My husband toasted me with a glass of  champagne with a blackberry in it.  We seldom drink alcohol, but on holidays, or for very special at-home dinners, we sometimes enjoy an elegant glass of champagne or one small glass of wine.

After out at-home Diner en Blanc, we went for a stroll in our neighborhood to see the ducks that we enjoy so much.

Dapper, huh?!

So regal, this little duck guy!

I hope our little at-home Diner en Blanc will motivate you to ...

create YOUR OWN at-home Dinner in White!  (Valentine's Day is coming soon--why not then?!)

Read all about the amazing Diner en Blanc concept --  begun 20-some years ago in Paris, France and now celebrated in 40 cities all over the world!  Perhaps there's a Diner en Blanc where you live!

Watch the video documentary; love all the gorgeous white clothing and tablesettings!

Watch a video about Dinner in White in Paris (beautiful outfits, of course!)

Watch some more gorgeous videos of Diner en Blanc in beautiful cities all over the world, on YouTube.

And here's San Diego, California's 2014 Diner in Blanc pix just in case you live in San Diego like I do.

Need more ideas to have  your own  Dinner in White at home?  Check out my Diner en Blanc Pinterest board.

Since it's winter weather now many places, if it's snowing wherever you live, why not have your Diner en Blanc on your outdoor patio or in your snowy backyard so it would really be Dinner in White!  :)

Celebrating the art of simple, charming, elegant living!

Kathryn  :) 

FULL DISCLOSURE:  Namaste kindly provided their fab pizza crust to me gratis.  I  LOVE their gluten-free foods and the fact that they also don't have a ton of junky chemicals in their mixes since I am very careful about NOT eating "faux-Frankenstein-ish-food."  With Namaste products, I can um, bake my non-chemical cake, if you will, and eat it too!

Wednesday, January 7, 2015

Why Simple Isn't Easy, But Is SO Worth It!

"Sweetie, honey, sugar-pie, everyone, including me, has some degree of clutter that needs to be managed at all times and here's why:  because life continually evolves, adversities happen to get us off track, and because there are so many kinds of clutter today."  --Kathryn Bechen 

I love this photo I took at a SoCal garden walk many years ago because the fact that some of the blooms on the bushes have withered and other blooms are fresh and new feels to me like a metaphor for life in general about letting go of the old to make room for the new and lovely to bloom!

So, sometimes I think it's best to pluck those dead blooms off our life bush!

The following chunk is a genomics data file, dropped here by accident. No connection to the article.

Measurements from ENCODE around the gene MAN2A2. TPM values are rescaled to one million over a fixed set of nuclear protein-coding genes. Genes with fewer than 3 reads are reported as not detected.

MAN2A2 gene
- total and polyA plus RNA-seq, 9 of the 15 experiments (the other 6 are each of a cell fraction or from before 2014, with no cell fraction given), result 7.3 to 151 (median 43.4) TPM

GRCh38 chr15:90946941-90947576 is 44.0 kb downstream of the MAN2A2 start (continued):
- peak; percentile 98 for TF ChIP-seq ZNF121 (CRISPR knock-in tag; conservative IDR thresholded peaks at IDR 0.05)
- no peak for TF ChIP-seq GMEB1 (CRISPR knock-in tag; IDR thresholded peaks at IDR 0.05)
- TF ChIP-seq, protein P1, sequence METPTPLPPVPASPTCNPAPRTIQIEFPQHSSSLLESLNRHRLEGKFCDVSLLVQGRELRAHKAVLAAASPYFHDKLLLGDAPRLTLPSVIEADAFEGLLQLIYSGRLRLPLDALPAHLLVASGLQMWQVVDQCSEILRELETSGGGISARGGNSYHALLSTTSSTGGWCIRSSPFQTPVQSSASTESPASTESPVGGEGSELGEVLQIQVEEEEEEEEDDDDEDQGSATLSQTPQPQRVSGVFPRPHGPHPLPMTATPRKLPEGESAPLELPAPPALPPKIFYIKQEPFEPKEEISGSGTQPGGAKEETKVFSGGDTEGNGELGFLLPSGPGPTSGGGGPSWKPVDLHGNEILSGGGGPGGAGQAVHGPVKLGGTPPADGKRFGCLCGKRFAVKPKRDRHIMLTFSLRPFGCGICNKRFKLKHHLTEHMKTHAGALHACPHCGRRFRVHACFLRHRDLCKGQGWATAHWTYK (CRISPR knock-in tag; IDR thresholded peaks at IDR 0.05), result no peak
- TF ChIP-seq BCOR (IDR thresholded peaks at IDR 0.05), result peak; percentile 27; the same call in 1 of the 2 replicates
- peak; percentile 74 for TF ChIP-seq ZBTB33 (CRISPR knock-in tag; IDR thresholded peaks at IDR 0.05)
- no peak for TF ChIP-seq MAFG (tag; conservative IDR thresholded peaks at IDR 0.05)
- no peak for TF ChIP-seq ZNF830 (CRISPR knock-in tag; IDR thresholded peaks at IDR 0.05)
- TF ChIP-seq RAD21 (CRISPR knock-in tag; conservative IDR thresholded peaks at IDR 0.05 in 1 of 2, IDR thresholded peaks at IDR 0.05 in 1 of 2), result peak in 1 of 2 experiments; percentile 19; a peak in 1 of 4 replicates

To that end, when my hubby Steve was home on a week's vacation for the 2014 year-end holidays, in addition to enjoying the time together by going out to fave restaurants, driving around to see Christmas lights, and watching vintage Christmas movies together for hours on end, we also worked side-by-side together on many organizing and decluttering and goal strategizing projects to ensure our best future life together.  In short, we tried to strike a balance between beautifully and restfully enjoying the holiday season, yet also getting things accomplished too that would make our lifestyle in 2015 and beyond be even more streamlined than it already is.

In just three words, our 2014 year-end organizing process, according to me was:

1.  Rewarding.  
2.  Cathartic.
3.  Grueling.

And according to my husband was:

1.  Inspiring.
2.  Hopeful.
3.  Painful.

I tell you honestly that it was grueling to me, and painful to my husband, because while consciously choosing to live a simply beautiful lifestyle  is one that we both love living, and always have strived to live in varying degrees to the best of our ability as the years have evolved -- in many ways, simple living isn't EASY!  It can be challenging as I'll share below.   (For starters, it's counter-culture.)

That being said, I used to tell my in-person organizing clients that during the process, things feel worse before they get better.  That's true for any of us which is why our own descriptor words "grueling" and "painful" appear above.

I certainly don't want to discourage you from tackling your many organizing projects in 2015.  In fact, I want to encourage you to get them done.   But DO think ahead and be prepared, because reality is that it takes both hard physical work to declutter and re-organize your surroundings, (even if they are already fairly streamlined, and especially if you have any physical limitations as I do).   Plus, organizing takes lots of brain power too to think it all through in the strategizing and goal realm for the big picture.